Here's more from Ready.gov on what you need to do to stay safe:
Extreme heat can occur quickly and without warning.
Older adults, children, and sick or overweight individuals are at greater risk from extreme heat.
Humidity increases the feeling of heat as measured by a heat index.
Find places in your community where you can go to get cool.
Keep your home cool by doing the following:
Cover windows with drapes or shades.
Weather-strip doors and windows.
Use window reflectors, such as aluminum foil-covered cardboard, to reflect heat back outside.
Add insulation to keep the heat out.
Use attic fans to clear hot air.
Install window air conditioners and insulate around them.
Learn to recognize the signs of heat-related illness.
Never leave a child, adult, or animal alone inside a vehicle on a warm day.
Find places with air conditioning. Libraries, shopping malls, and community centers can provide a cool place to take a break from the heat.
If you're outside, find shade. Wear a hat wide enough to protect your face.
Wear loose, lightweight, light-colored clothing.
Drink plenty of fluids to stay hydrated. If you or someone you care for is on a special diet, ask a doctor how best to accommodate it.
Do not use electric fans when the temperature outside is more than 95 degrees, as this could increase the risk of heat-related illness.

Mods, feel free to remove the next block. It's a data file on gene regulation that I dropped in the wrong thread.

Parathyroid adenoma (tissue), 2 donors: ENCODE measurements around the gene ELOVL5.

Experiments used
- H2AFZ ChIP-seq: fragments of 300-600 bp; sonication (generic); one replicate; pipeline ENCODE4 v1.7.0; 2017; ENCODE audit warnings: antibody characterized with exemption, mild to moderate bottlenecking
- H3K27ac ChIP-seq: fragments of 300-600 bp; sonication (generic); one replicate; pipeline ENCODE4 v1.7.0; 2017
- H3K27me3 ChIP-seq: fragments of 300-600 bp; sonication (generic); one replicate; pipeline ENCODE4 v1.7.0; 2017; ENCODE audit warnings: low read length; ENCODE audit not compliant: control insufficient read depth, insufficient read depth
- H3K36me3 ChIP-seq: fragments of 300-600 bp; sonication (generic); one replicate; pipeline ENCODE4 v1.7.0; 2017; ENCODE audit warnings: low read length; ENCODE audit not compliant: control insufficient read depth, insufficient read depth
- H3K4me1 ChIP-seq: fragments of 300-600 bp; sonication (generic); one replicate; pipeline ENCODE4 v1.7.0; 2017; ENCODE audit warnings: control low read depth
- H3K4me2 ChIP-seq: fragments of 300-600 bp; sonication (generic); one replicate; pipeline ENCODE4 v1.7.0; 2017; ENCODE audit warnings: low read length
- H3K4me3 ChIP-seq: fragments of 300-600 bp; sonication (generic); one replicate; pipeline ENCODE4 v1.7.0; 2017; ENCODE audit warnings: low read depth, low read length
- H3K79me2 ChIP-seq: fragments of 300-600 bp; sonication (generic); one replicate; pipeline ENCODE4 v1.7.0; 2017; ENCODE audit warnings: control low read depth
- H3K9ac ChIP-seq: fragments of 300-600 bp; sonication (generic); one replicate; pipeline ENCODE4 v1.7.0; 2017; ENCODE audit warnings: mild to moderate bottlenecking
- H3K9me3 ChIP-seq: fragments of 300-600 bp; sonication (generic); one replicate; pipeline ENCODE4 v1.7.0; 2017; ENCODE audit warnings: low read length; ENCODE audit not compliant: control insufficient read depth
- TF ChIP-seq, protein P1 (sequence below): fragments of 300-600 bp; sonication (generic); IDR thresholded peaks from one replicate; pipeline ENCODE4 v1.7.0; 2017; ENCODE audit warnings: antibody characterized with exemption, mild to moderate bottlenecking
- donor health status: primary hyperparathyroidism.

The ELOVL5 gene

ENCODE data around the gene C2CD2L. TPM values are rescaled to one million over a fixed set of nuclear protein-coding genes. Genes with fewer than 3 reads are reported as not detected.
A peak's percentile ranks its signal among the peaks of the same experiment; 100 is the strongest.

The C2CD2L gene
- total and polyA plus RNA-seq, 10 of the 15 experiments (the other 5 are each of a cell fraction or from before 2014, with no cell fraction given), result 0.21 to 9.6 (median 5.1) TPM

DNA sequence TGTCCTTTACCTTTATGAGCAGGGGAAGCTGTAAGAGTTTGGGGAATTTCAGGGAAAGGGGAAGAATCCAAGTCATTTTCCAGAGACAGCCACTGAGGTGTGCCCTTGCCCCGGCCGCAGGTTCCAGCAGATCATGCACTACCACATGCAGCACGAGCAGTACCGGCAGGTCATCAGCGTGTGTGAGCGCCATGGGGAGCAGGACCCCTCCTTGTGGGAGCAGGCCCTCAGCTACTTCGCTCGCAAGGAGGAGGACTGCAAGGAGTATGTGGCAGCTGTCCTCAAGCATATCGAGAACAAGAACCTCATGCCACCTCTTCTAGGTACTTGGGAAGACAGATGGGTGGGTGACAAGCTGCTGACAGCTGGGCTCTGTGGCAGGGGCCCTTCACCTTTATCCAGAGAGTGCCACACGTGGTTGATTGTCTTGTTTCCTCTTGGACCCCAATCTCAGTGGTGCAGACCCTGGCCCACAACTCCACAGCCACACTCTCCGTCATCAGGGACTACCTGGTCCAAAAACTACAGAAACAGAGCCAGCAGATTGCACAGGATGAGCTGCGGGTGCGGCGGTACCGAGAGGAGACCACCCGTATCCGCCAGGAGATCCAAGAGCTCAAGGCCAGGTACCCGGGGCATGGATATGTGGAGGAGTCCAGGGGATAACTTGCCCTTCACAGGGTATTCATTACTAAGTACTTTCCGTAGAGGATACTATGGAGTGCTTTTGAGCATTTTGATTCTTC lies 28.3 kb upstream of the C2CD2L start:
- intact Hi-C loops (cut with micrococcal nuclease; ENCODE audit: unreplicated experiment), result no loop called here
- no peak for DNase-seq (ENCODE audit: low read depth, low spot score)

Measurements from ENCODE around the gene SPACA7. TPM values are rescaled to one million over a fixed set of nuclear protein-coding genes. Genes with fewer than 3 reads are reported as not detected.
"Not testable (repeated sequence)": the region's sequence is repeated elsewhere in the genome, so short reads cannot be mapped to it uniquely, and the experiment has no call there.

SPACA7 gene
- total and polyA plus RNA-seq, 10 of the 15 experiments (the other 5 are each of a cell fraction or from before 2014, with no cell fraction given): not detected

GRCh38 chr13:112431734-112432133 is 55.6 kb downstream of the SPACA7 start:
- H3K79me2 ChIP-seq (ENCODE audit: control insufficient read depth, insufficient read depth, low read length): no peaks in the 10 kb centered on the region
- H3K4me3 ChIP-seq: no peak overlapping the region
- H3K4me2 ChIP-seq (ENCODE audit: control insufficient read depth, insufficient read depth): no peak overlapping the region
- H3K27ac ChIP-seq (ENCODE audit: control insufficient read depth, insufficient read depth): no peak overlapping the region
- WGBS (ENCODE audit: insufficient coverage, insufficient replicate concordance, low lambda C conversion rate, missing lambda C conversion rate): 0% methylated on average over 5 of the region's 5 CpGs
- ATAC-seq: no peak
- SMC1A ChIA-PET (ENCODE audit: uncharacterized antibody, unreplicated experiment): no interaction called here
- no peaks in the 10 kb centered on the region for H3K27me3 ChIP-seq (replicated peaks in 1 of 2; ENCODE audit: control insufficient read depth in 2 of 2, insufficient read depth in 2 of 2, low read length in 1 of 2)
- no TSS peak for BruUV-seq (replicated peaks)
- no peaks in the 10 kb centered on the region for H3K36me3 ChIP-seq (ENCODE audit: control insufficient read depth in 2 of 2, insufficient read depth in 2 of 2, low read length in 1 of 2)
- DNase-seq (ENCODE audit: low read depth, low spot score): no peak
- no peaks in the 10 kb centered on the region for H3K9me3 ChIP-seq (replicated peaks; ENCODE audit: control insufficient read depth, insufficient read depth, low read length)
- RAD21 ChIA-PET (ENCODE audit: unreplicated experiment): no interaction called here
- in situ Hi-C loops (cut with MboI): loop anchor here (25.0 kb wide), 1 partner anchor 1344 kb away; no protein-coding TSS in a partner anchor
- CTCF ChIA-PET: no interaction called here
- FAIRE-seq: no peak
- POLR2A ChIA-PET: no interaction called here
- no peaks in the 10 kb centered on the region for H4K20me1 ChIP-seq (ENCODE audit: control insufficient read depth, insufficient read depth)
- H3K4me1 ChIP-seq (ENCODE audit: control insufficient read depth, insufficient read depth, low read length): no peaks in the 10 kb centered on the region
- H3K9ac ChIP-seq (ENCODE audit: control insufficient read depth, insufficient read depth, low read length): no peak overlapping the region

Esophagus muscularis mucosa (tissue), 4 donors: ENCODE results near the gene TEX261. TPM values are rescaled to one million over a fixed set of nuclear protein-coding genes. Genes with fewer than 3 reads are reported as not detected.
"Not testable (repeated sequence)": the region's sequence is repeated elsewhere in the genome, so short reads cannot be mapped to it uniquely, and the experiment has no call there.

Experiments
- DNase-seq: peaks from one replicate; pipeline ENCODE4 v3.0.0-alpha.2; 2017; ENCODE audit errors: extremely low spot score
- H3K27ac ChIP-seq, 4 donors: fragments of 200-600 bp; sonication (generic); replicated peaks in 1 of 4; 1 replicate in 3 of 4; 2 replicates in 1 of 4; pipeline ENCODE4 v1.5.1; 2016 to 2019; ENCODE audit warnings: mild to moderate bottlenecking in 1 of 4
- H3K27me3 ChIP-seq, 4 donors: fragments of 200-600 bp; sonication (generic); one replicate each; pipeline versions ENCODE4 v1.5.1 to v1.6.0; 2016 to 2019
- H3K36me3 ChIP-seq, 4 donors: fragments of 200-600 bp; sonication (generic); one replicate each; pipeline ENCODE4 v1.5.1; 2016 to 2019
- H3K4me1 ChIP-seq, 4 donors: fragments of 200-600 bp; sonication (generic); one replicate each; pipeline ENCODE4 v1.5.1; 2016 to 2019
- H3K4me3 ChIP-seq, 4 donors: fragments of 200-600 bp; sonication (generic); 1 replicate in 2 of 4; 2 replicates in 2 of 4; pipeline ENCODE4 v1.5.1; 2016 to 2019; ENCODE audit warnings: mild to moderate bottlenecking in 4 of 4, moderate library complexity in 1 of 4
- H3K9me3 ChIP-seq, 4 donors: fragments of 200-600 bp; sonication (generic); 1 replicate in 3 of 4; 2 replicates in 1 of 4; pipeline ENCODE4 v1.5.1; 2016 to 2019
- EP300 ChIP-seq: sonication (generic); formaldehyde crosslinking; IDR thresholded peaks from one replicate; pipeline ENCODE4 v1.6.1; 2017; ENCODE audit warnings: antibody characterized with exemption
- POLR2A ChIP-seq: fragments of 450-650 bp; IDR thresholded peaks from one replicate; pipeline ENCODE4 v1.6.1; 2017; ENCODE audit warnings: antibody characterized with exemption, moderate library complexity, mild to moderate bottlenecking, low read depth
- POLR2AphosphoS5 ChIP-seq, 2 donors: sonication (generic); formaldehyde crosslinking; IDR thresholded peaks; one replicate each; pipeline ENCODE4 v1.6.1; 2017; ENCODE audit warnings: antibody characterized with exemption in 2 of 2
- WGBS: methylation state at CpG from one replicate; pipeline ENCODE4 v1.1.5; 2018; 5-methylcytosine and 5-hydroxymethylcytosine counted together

Fans create air flow and a false sense of comfort, but do not reduce body temperature.
Avoid high-energy activities.
Check yourself, family members, and neighbors for signs of heat-related illness.
Know the signs of heat-related illness and the ways to respond to it:
Signs: Muscle pains or spasms in the stomach, arms, or legs
Actions: Go to a cooler location. Remove excess clothing. Take sips of cool sports drinks with salt and sugar. Get medical help if cramps last more than an hour.
Signs: Heavy sweating, paleness, muscle cramps, tiredness, weakness, dizziness, headache, nausea or vomiting, or fainting
Actions: Go to an air-conditioned place and lie down. Loosen or remove clothing. Take a cool bath. Take sips of cool sports drinks with salt and sugar. Get medical help if symptoms get worse or last more than an hour.
Signs: Extremely high body temperature (above 103 degrees) taken orally; red, hot, and dry skin with no sweat; rapid, strong pulse; dizziness; confusion; or unconsciousness
Actions: Call 911 or get the person to a hospital immediately. Cool down with whatever methods are available until medical help arrives.
- Check the local forecast in your area. If you know a heatwave is coming, you might want to postpone any outdoor activities.
- Stay indoors during the hottest time of the day. If you do go outside, drink plenty of water.
- Do not drink alcoholic or caffeinated beverages, which will dehydrate you.
- Wear loose-fitting and light-colored clothing. Lighter colors repel sunlight.
- Make sure you're eating enough, but keep your meals small. You'll have consistent energy to help you throughout the day.
SEE ALSO: What is a heat wave? How heat waves form and temperatures climb